Tenpei Sato :: Biography
Note: This biography was written exclusively for Square Enix Music Online by Chris. The act of using it without advance written permission is regarded as a copyright infringement. It was last updated on August 28, 2008.
Tenpei Sato is a prolific musician famous for his game works on behalf of Telenet Japan, Glodia, Birdie Software, and Nippon Ichi Software. Given piano lessons from the age of six in Tokyo, he soon developed a love for music; he enjoyed listening to Queen, Debussy, Isao Tomita, Ryuichi Sakamoto, and Kate Bush while growing up and composed a love song for the guitar at the age of 12. At high school, he participated as an actor, composer, and director in plays and musicals, gaining plenty of versatility and individuality as an artist. However, he decided to become a teacher rather than pursue a career in the arts; trained at Waseda University, he did not have a colourful life there other than singing at ceremonies. Following a near death experience after graduating, he decided to pursue a life in music instead and was taught by the music group Geinou Yamashirogumi during their production of Akira's score. Here, he studied ethnic music from all over the world and learnt to fuse styles such as Gamelan, Asian, African and rock music. A significant focus of his work was learning to program synthesizers and use them in conjunction with instrumental and vocal recordings.
During his time at Geinou Yamashirogumi, Sato was introduced to game music and decided it was a promising field to compose for. In late 1988, he was contracted to work for Tokyo-based game developer Telenet Japan to assist long-term composer Shinobu Ogawa for a year. He combined collaborative composing and programming roles on his debut, the PC-8801's XZR II, which won ASCII's Best Game Music of 1988 award. In 1989, he took large composing roles of Cyber City and Valis II, meticulously using their sound chips to incorporate a variety of styles and emotions. As one of Telenet's most successful works, the latter was a given a rare soundtrack release, though Telenet Game Music Collection Vol. 1 and Telenet Selection also featured Sato's work. At the end of 1989, Sato became an independent musician but continued to write game-related music. Having made a big impression with his Telenet works, he was asked to assist Nobuhito Koise compose Glodia's Emerald Dragon towards the end of its production. His four catchy and elaborate compositions were enjoyed during the battle and town screens of the highly successful multi-platform RPG. He returned to the company to score Vain Dream with the same team, but the game was not a hit despite enjoying a soundtrack release.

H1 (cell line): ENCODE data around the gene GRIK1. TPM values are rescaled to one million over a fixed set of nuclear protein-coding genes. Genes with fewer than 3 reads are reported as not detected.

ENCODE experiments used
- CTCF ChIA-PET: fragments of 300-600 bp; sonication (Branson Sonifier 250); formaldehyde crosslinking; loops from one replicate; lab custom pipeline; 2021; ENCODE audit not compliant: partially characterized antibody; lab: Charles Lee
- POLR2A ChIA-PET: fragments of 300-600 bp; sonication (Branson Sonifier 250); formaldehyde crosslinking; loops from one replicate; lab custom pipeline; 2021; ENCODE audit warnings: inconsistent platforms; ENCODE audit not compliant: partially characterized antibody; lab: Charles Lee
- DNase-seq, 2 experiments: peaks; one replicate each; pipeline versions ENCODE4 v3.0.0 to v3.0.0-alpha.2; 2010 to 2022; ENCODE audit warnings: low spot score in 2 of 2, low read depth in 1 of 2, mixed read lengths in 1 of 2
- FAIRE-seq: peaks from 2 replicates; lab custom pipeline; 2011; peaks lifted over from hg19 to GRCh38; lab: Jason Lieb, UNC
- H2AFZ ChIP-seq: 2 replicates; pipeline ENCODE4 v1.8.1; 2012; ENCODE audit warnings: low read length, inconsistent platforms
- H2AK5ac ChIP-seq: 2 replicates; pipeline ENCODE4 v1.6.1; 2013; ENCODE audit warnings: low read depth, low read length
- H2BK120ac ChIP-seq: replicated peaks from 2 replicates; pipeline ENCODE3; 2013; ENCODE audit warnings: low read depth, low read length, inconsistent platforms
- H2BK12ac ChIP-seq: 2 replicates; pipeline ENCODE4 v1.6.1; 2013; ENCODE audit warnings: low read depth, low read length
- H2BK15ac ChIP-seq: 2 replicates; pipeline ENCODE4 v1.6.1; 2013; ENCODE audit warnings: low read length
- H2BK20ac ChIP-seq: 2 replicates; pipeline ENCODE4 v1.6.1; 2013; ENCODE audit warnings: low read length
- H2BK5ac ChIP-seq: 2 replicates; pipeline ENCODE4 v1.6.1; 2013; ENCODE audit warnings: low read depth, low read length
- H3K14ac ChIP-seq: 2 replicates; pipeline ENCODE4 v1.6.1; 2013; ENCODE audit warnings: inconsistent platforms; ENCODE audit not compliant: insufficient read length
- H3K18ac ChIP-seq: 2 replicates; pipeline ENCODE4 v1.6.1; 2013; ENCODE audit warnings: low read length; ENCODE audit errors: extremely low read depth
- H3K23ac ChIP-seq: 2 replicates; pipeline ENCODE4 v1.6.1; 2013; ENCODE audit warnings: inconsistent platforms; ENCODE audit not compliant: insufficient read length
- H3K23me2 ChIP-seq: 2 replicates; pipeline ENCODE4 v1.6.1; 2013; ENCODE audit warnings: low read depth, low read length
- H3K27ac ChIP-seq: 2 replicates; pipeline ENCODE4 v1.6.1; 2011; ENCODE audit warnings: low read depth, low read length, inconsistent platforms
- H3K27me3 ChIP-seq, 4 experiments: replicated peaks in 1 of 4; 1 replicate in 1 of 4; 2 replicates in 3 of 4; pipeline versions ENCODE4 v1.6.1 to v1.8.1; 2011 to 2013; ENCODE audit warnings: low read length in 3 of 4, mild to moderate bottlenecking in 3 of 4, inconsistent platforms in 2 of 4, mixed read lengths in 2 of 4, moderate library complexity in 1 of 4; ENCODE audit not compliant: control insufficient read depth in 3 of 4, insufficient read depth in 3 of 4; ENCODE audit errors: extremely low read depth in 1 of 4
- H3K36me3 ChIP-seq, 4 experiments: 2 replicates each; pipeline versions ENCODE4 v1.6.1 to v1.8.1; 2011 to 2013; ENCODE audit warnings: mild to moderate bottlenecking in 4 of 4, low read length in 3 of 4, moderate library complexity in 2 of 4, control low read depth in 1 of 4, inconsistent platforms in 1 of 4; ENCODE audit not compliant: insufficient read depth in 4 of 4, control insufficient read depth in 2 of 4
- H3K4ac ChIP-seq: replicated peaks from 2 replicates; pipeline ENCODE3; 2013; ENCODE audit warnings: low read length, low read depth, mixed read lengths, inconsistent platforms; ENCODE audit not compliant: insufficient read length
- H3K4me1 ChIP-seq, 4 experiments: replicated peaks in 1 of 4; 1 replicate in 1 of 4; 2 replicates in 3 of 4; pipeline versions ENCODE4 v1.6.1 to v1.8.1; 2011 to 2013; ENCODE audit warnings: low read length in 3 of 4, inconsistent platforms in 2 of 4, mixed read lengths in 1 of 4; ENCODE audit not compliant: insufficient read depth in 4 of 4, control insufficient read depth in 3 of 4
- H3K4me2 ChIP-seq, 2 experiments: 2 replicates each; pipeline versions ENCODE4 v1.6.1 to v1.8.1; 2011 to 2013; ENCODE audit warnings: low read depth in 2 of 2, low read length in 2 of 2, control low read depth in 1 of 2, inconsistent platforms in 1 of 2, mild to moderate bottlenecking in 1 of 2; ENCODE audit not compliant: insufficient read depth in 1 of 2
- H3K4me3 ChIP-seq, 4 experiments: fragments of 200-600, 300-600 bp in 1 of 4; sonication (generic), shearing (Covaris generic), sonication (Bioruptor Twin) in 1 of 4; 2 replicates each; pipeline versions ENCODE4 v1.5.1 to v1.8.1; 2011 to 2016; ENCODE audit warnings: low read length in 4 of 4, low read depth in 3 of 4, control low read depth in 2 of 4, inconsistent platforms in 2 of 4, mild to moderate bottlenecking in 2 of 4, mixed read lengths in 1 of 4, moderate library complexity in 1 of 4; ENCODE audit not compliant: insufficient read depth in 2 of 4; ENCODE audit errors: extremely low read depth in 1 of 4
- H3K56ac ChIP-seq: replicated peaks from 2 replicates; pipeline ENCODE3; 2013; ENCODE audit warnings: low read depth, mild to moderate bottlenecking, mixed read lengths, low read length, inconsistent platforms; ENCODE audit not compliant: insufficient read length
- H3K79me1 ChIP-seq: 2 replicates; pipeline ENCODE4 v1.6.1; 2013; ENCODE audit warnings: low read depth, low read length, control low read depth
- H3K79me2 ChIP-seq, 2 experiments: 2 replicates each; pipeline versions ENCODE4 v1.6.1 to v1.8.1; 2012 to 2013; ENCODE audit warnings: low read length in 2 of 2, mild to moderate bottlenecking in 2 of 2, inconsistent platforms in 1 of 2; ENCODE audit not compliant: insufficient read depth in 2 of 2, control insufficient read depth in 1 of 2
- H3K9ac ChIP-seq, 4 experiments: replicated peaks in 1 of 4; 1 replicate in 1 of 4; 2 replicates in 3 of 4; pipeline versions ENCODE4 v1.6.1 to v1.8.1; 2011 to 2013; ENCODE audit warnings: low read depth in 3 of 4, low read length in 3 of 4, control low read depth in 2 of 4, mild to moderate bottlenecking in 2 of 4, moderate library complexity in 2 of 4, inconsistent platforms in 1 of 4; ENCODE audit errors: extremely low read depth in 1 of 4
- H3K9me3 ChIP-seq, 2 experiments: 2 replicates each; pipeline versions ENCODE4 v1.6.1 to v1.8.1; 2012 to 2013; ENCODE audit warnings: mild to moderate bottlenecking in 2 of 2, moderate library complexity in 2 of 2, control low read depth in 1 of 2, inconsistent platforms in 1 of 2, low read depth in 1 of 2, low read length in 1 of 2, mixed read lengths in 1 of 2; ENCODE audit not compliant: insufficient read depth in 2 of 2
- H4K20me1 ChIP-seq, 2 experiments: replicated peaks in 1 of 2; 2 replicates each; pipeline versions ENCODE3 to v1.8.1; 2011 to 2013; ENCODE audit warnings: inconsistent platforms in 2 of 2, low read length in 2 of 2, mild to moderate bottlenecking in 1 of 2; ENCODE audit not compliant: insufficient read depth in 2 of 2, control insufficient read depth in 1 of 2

By 1991, Sato had become a well-established game musician. He single-handedly scored Right Stuff's Alshark, blending elements of traditional RPG soundtracks with shining rock themes. As the main composer affiliated with Birdie Software, he also created upbeat sentimental scores for their Cal titles and blended jazz, rock, and pop for Red: The Adventurous Sequence and the three Beast games. He also scored some console games, such as the Mega Drive's Task Force Harrier EX and the Super Nintendo's Imperium, Alien vs. Predator, Shinseiki Odysselya, and Magna Braban, though these were starved of soundtrack releases. Several of his titles also received console ports and he even returned to create a remixed soundtrack for the Sega CD version of Alshark. In 1993, Sato revived his affiliation with Glodia to score their final titles, Alvaleak Continent, Etemiburu: Tenjoumukyuu, and Bible Master II: The Chaos of Aglia (where he hilariously posed as Jesus for the back cover of its album release). In 1995, he also received the opportunity to create his first solo album, Imagination. He composed 12 exquisite works influenced by a variety of imagery; personally responsible for the recording, he enjoyed the absence of technical restrictions and looked for a variety of means to continue creating deep musical works.
Sato embraced the PlayStation as a vector to experiment early in its lifespan. For 1995's Eko Eko Azaraku: Wizard of Darkness, he recorded a horror score; he assembled haunting MIDI orchestration, dense percussion, ambient sound effects, and eerie voice samples to haunting effect, while offering some melodic interludes and a vocal theme to enhance accessibility. Keen to diversify further, he refined a hard rock style for Victor's boxing title Hard Blow and exclusively produced jazz music for Astral's bar simulation Cocktail Harmony, where he also voice acted as a bartender. During the same period, he worked on the movie D#2, creating an artistic score honoured at a Sweden awards festival; he also persuaded the film's director to allow him to act in a minor role incidentally as a mentally disturbed composer. Since this success, he has also scored the movies Kaiju no Mita Yume and Umarekawareru Mononara and the anime Itsuka no Main, maintaining a flair for fitting scenes and dramatic underscoring. He has also produced the Japanese traditional instrument band band Tora Band, using his experiences at Geinou Yamashirogumi and love for instruments such as the shamisen and shakuhachi. Other non-game works have included acting regularly with a theatrical group and writing both magazine articles and a guidebook for producing computer-based music.